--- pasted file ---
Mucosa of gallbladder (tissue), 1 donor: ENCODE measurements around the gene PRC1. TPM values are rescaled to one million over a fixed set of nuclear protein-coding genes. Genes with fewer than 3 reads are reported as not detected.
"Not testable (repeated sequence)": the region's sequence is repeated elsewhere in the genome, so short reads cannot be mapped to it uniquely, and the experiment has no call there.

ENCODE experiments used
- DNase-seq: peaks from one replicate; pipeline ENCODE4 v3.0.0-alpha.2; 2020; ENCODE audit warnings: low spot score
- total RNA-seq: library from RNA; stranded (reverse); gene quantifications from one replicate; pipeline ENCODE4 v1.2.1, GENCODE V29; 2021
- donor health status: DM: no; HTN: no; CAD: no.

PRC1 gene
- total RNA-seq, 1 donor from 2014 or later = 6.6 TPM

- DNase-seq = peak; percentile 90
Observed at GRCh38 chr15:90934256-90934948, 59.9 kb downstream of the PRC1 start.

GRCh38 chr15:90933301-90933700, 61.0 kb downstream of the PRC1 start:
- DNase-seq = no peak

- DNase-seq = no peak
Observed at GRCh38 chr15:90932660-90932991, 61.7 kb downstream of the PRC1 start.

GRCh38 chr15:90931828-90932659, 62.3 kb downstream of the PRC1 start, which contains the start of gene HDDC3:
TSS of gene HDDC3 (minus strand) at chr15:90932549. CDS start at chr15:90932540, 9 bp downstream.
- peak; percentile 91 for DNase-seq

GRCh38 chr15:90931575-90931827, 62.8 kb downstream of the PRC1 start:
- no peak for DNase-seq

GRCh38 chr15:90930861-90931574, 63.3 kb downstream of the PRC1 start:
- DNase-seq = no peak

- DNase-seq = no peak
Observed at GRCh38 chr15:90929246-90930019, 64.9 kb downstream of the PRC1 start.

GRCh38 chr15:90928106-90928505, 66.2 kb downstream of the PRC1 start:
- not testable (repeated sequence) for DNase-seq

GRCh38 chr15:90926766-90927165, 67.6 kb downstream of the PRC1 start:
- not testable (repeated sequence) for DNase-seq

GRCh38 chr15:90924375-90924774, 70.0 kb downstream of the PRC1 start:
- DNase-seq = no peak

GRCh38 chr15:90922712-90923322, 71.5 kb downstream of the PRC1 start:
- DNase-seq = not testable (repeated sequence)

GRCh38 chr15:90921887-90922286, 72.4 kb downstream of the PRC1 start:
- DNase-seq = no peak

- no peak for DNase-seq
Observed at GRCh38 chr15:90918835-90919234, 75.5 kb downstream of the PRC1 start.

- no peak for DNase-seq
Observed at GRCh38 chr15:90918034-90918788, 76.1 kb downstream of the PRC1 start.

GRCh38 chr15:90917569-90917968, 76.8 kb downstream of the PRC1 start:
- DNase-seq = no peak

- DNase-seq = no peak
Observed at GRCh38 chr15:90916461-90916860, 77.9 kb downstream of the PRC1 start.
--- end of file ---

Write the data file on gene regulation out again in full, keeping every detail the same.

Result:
Mucosa of gallbladder (tissue), 1 donor: ENCODE measurements around the gene PRC1. TPM values are rescaled to one million over a fixed set of nuclear protein-coding genes. Genes with fewer than 3 reads are reported as not detected.
"Not testable (repeated sequence)": the region's sequence is repeated elsewhere in the genome, so short reads cannot be mapped to it uniquely, and the experiment has no call there.

ENCODE experiments used
- DNase-seq: peaks from one replicate; pipeline ENCODE4 v3.0.0-alpha.2; 2020; ENCODE audit warnings: low spot score
- total RNA-seq: library from RNA; stranded (reverse); gene quantifications from one replicate; pipeline ENCODE4 v1.2.1, GENCODE V29; 2021
- donor health status: DM: no; HTN: no; CAD: no.

PRC1 gene
- total RNA-seq, 1 donor from 2014 or later = 6.6 TPM

- DNase-seq = peak; percentile 90
Observed at GRCh38 chr15:90934256-90934948, 59.9 kb downstream of the PRC1 start.

GRCh38 chr15:90933301-90933700, 61.0 kb downstream of the PRC1 start:
- DNase-seq = no peak

- DNase-seq = no peak
Observed at GRCh38 chr15:90932660-90932991, 61.7 kb downstream of the PRC1 start.

GRCh38 chr15:90931828-90932659, 62.3 kb downstream of the PRC1 start, which contains the start of gene HDDC3:
TSS of gene HDDC3 (minus strand) at chr15:90932549. CDS start at chr15:90932540, 9 bp downstream.
- peak; percentile 91 for DNase-seq

GRCh38 chr15:90931575-90931827, 62.8 kb downstream of the PRC1 start:
- no peak for DNase-seq

GRCh38 chr15:90930861-90931574, 63.3 kb downstream of the PRC1 start:
- DNase-seq = no peak

- DNase-seq = no peak
Observed at GRCh38 chr15:90929246-90930019, 64.9 kb downstream of the PRC1 start.

GRCh38 chr15:90928106-90928505, 66.2 kb downstream of the PRC1 start:
- not testable (repeated sequence) for DNase-seq

GRCh38 chr15:90926766-90927165, 67.6 kb downstream of the PRC1 start:
- not testable (repeated sequence) for DNase-seq

GRCh38 chr15:90924375-90924774, 70.0 kb downstream of the PRC1 start:
- DNase-seq = no peak

GRCh38 chr15:90922712-90923322, 71.5 kb downstream of the PRC1 start:
- DNase-seq = not testable (repeated sequence)

GRCh38 chr15:90921887-90922286, 72.4 kb downstream of the PRC1 start:
- DNase-seq = no peak

- no peak for DNase-seq
Observed at GRCh38 chr15:90918835-90919234, 75.5 kb downstream of the PRC1 start.

- no peak for DNase-seq
Observed at GRCh38 chr15:90918034-90918788, 76.1 kb downstream of the PRC1 start.

GRCh38 chr15:90917569-90917968, 76.8 kb downstream of the PRC1 start:
- DNase-seq = no peak

- DNase-seq = no peak
Observed at GRCh38 chr15:90916461-90916860, 77.9 kb downstream of the PRC1 start.